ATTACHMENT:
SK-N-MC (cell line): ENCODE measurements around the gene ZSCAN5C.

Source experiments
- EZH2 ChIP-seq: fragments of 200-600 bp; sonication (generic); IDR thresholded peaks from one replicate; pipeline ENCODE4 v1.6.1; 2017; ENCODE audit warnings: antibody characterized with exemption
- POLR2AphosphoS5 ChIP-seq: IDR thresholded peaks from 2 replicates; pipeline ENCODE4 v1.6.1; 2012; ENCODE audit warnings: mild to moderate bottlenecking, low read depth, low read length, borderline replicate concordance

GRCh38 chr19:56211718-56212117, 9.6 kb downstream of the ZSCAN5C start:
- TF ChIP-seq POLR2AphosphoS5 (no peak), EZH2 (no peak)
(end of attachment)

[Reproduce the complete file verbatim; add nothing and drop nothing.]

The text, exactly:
SK-N-MC (cell line): ENCODE measurements around the gene ZSCAN5C.

Source experiments
- EZH2 ChIP-seq: fragments of 200-600 bp; sonication (generic); IDR thresholded peaks from one replicate; pipeline ENCODE4 v1.6.1; 2017; ENCODE audit warnings: antibody characterized with exemption
- POLR2AphosphoS5 ChIP-seq: IDR thresholded peaks from 2 replicates; pipeline ENCODE4 v1.6.1; 2012; ENCODE audit warnings: mild to moderate bottlenecking, low read depth, low read length, borderline replicate concordance

GRCh38 chr19:56211718-56212117, 9.6 kb downstream of the ZSCAN5C start:
- TF ChIP-seq POLR2AphosphoS5 (no peak), EZH2 (no peak)